By Crystal Benner
Women are underrepresented in science, technology, engineering, and math (STEM) professions. You may have heard mention of this in recent conversation, as the topic is beginning to gain steam in the media. I believe that the best approach to improving the current statistics is twofold: increase awareness of women in STEM (giving girls role models to look to), and address current roadblocks to gender equality in the workplace.
I will begin this blog series by describing my professional journey as a female scientist, providing some tips for success based on my experience, and introducing the discussion of challenges faced by women in the STEM workplace today. It is my hope that if you recognize any of the difficulties or challenges that I describe in your own experience, that the series may help to provide some insight into how you can move past them or at the very least, assure you that you are not alone.
When I was a young girl my parents encouraged me to pursue my dreams, whatever they might be. I was told that, if I put my mind to it, I could be anything I wanted to be. What I didn’t have growing up was any female role models in STEM fields, so even though I had the encouragement to go after anything I wanted, these career options did not fully enter my consciousness. Despite my great love of learning, throughout middle school and high school I developed a frustration with math. I felt that the things that I encountered on exams were not made clear by the lessons or homework preceding them. I became fully convinced that I simply wasn’t good at math, and as a consequence I avoided taking chemistry in high school because I heard it centered heavily on mathematics, choosing instead to focus my scientific training on biology. I made passing grades but I only completed the minimum amount of required math courses for high school graduation, which left me with some catching up to do when I started my college career.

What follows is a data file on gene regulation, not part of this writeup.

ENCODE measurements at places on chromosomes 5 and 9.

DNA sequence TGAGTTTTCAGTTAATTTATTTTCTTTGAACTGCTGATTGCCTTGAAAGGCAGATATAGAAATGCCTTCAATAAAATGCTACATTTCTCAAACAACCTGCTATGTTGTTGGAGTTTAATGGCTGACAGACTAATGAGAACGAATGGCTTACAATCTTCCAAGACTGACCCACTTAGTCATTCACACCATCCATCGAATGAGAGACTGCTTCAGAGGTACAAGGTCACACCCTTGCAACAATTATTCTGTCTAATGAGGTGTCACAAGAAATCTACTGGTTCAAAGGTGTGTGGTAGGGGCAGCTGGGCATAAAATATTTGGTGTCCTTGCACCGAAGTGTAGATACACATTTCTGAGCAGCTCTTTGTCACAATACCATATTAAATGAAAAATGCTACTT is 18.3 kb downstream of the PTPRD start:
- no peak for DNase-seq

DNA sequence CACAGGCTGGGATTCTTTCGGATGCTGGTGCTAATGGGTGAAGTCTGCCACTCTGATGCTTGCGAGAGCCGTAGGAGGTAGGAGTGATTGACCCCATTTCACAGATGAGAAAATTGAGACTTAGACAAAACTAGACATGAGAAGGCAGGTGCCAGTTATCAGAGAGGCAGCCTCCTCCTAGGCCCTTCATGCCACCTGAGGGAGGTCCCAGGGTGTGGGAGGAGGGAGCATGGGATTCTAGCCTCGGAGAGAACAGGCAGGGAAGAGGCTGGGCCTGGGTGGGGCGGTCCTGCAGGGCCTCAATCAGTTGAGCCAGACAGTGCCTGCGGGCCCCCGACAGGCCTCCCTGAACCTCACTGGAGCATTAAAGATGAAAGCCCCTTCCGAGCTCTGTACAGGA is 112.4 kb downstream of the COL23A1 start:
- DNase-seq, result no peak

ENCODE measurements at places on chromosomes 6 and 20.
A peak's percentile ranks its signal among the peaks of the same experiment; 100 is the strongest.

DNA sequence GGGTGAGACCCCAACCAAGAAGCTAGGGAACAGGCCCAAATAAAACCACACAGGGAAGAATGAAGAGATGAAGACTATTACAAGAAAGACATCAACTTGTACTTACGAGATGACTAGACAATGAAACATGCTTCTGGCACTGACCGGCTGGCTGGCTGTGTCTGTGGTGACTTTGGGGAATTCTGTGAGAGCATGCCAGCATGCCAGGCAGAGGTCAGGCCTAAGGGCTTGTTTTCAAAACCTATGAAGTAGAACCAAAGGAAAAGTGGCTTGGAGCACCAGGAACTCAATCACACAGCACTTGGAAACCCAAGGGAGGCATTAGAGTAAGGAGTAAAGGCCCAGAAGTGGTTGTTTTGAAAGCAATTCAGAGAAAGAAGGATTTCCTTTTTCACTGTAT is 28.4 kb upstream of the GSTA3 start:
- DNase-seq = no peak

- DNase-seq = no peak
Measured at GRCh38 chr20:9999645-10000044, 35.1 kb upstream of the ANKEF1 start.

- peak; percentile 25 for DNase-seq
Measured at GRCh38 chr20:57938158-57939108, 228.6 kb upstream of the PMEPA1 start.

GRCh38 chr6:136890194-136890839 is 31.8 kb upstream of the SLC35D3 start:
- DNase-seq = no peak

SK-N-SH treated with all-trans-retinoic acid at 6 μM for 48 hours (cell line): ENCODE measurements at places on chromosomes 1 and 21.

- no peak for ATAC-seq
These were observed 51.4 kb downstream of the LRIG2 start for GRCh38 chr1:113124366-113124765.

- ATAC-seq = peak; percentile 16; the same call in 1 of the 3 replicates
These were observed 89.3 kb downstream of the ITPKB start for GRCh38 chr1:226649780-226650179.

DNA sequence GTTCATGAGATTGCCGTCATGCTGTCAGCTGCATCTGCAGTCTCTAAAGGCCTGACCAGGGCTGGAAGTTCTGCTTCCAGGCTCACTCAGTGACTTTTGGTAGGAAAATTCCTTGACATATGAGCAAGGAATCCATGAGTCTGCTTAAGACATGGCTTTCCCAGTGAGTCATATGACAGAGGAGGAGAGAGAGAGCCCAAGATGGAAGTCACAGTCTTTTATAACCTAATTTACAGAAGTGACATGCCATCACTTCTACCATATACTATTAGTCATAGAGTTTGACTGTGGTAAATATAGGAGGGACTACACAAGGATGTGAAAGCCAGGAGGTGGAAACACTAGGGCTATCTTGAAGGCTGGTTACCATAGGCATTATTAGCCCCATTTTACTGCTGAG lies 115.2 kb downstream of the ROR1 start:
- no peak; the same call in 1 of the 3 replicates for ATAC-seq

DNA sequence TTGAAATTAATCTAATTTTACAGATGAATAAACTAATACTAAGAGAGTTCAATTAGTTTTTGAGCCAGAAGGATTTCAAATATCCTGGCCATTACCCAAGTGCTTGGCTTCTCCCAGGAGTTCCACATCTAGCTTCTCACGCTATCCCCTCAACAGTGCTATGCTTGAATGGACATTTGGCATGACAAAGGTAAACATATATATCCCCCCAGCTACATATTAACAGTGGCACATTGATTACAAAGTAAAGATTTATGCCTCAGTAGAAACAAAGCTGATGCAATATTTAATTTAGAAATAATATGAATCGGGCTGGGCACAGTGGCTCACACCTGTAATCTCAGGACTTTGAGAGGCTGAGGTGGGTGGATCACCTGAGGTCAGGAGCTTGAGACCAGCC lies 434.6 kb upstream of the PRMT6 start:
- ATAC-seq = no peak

Advice: If any readers have had similar experiences, I want to say: Hang in there! Seek out whatever resources are available to you now and know that once you get to college you will have access to many more resources, such as student learning centers with tutors and professors with office hours to discuss issues with you. My issue was mainly that the way instructors presented the material in my younger years was not the way that my brain processed it best. I found that professors were much more willing to discuss the coursework from multiple angles which was helpful in identifying the misunderstanding and what approach was useful in communicating the information.
In the next installment, I will describe my introduction to higher education.